Hans Kung, a Swiss Catholic theologian and prolific scholar, after a life-long study of Christianity and other faith-traditions proposed a compelling theorem for global peace in our time of millennial change and unrest in world history.
This theorem states, “No peace among the nations without peace among the religions.”
Its corollary reads, “No peace among the religions without dialogue between the religions. No dialogue between the religions without investigations of the foundations of the religions.”
No scholar or theologian – leaving aside the fact he happens to be Christian – has done as much in recent years in living the ideals of the above proposition as has Hans Kung.
Remaining faithful to the life and teachings of Jesus the Christ, Hans Kung has plunged deep in studying Hinduism, Buddhism and Confucianism.
But his most passionate commitment in this journey of reaching out has been directed towards Judaism and Islam which together with Christianity form the triangle of familial Abrahamic faith-traditions.
Hence, another reading of Kung’s peace theorem would be there can be no peace unless this broken triangle of the Abrahamic faith-traditions gets repaired.
Kung’s devotion in getting this triangle repaired – of bringing Jews, Christians and Muslims together on the common ground of being faithful to the God of Abraham – is humbling for those who believe, irrespective of what any faith-doctrine might teach in exclusivist language, that Abraham’s God is lovingly and mercifully embracing of all His children.
In this missionary task, Kung has published this year his much anticipated study simply titled Islam: Past, Present and Future.
Kung’s Islam, despite its almost forbidding length and scope in mining the history of Muslims from conception to the present day, deserves the widest attention and reading.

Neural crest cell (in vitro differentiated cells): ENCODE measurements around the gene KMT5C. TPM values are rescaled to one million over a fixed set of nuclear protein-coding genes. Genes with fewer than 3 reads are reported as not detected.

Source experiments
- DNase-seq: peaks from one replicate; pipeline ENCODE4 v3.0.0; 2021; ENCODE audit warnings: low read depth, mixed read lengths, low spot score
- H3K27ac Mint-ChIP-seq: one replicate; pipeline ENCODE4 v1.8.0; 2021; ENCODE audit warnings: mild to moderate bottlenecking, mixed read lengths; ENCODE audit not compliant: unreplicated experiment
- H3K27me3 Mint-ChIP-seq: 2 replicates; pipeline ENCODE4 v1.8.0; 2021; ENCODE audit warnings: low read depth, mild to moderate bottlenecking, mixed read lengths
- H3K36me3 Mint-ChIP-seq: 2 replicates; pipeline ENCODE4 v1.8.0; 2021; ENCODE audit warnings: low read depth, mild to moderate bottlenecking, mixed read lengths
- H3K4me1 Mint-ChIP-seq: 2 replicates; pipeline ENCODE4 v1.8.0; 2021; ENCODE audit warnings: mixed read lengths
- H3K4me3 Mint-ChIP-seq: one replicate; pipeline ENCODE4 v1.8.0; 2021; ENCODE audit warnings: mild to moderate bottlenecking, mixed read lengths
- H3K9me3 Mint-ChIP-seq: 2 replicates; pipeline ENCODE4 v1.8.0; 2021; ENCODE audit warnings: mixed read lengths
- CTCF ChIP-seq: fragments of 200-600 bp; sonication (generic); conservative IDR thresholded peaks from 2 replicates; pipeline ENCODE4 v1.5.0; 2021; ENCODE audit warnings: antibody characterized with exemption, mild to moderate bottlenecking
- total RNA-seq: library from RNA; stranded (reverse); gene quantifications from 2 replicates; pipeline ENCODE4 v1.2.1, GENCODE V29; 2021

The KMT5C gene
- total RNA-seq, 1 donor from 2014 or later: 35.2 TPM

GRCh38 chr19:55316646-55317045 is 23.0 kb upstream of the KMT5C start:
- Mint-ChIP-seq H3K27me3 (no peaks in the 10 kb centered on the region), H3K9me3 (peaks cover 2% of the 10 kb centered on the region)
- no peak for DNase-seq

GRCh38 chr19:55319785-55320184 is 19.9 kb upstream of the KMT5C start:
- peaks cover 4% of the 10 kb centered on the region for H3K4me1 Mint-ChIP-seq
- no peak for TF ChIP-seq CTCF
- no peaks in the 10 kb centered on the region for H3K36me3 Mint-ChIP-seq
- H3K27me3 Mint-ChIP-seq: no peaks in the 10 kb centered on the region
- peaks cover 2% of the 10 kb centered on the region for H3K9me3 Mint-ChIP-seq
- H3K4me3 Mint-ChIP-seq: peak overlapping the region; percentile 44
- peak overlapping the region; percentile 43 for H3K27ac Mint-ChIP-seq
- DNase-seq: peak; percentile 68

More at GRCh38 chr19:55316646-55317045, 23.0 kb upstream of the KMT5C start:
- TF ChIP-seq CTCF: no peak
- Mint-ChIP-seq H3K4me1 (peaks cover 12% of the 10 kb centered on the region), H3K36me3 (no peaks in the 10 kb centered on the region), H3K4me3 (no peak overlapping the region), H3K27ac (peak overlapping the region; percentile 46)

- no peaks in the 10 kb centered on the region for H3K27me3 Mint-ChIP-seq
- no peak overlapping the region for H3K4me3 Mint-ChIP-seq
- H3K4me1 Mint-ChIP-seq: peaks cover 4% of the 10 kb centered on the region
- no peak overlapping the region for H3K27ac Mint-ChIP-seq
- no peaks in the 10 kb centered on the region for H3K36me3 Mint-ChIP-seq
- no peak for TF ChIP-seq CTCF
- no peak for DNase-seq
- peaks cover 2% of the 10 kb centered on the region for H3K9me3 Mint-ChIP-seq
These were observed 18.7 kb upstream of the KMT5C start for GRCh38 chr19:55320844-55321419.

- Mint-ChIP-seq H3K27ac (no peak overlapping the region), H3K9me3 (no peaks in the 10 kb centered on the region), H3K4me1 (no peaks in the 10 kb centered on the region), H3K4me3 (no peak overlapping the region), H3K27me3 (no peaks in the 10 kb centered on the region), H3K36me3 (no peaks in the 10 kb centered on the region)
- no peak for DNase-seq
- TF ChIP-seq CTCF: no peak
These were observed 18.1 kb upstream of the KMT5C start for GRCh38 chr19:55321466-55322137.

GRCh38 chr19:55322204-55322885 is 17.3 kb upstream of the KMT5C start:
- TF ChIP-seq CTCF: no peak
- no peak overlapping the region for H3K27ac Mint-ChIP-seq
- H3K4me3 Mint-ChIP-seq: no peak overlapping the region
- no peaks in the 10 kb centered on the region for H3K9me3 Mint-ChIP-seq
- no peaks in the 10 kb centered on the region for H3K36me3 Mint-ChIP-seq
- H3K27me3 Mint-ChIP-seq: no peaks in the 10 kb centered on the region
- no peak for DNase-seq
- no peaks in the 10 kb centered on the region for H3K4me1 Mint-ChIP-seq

Most ironically, and urgently, it should be read by Muslims, and especially by those Muslims residing in the West most driven to apologetics and polemics with others.
There is no Muslim scholar I can readily think of who might be mentioned in the same breath as Kung for engaging with similar devotion and humility in the study of Judaism and Christianity, while putting aside any expectation that Muslims should similarly engage in studying and learning from the faith-traditions nominally described as Eastern religions.
Radicalism, bigotry and violence have left their marks, as Kung discusses, on Judaism, Christianity and Islam.
No adherent of any of these three faith-traditions can plead innocence in God’s court of wrongfully spilling blood of others.
But Kung is right in asking, “did any religion pursue a victorious course as rapid, far-reaching, tenacious and permanent as that of Islam? Scarcely one.”
Islam in history is a “religion of victory.” And this history occupies Muslim mind as a triumphal burden rendering Islam’s pristine message to remain inextricably bound with and inseparable from the course of its prophet’s life, and those who forged this message into the template of an expansive empire.
Kung’s challenge for Muslims is remaining faithful to Abraham’s God without sinking into oblivion under the weight of their history that has become mostly irrelevant, if not entirely redundant.
And Kung’s challenge for others is remaining mindful of their less than ideal history when engaging in the urgent work of repairing the broken triangle of the Abrahamic faith-traditions.